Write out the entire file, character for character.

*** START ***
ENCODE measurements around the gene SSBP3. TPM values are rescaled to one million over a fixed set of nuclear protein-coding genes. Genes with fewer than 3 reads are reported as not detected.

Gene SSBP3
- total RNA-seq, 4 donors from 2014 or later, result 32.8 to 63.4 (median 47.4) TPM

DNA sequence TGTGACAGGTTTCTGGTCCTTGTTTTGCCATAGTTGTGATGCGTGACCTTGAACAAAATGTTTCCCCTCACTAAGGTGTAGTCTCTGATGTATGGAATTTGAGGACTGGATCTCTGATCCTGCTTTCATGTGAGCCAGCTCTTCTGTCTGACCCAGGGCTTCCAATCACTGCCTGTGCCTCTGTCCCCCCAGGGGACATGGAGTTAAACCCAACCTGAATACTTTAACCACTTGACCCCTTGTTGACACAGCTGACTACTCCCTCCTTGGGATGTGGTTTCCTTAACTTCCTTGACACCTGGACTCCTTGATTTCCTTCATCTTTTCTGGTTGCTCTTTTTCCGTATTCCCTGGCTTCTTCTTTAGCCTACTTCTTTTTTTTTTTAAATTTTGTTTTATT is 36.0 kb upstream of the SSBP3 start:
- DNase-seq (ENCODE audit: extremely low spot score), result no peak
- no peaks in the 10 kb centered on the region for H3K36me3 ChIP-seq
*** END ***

ENCODE measurements around the gene SSBP3. TPM values are rescaled to one million over a fixed set of nuclear protein-coding genes. Genes with fewer than 3 reads are reported as not detected.

Gene SSBP3
- total RNA-seq, 4 donors from 2014 or later, result 32.8 to 63.4 (median 47.4) TPM

DNA sequence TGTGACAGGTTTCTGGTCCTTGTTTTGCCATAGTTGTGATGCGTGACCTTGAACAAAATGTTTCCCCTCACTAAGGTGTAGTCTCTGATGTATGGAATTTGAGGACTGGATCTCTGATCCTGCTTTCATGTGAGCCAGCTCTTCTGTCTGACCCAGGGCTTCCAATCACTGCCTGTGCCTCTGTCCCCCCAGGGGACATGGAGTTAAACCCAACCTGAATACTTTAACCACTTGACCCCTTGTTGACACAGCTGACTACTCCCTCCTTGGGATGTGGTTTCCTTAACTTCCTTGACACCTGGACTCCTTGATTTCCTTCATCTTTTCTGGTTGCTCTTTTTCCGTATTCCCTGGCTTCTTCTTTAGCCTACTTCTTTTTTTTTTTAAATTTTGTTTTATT is 36.0 kb upstream of the SSBP3 start:
- DNase-seq (ENCODE audit: extremely low spot score), result no peak
- no peaks in the 10 kb centered on the region for H3K36me3 ChIP-seq